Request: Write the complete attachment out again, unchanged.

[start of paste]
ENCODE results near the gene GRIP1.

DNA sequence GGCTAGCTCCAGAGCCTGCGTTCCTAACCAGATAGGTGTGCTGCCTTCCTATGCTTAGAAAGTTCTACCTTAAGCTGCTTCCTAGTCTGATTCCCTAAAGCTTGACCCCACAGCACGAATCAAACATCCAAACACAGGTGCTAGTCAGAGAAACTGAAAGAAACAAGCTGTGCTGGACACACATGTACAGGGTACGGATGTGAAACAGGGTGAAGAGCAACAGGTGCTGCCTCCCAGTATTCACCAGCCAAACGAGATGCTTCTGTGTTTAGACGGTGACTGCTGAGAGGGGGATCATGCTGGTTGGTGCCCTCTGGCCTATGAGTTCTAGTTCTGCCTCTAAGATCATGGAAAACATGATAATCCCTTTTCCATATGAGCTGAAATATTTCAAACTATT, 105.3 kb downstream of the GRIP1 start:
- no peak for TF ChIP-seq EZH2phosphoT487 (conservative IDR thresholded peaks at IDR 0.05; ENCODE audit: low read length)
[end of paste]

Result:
ENCODE results near the gene GRIP1.

DNA sequence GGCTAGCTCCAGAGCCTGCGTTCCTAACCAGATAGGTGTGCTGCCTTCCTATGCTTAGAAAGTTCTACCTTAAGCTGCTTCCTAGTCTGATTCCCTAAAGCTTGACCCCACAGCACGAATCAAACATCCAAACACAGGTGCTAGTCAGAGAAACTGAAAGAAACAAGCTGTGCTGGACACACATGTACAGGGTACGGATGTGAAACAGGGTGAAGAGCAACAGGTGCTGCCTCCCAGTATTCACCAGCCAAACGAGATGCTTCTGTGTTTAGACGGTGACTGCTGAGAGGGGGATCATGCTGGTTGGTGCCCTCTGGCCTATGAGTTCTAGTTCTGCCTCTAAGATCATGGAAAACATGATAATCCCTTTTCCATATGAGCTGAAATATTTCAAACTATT, 105.3 kb downstream of the GRIP1 start:
- no peak for TF ChIP-seq EZH2phosphoT487 (conservative IDR thresholded peaks at IDR 0.05; ENCODE audit: low read length)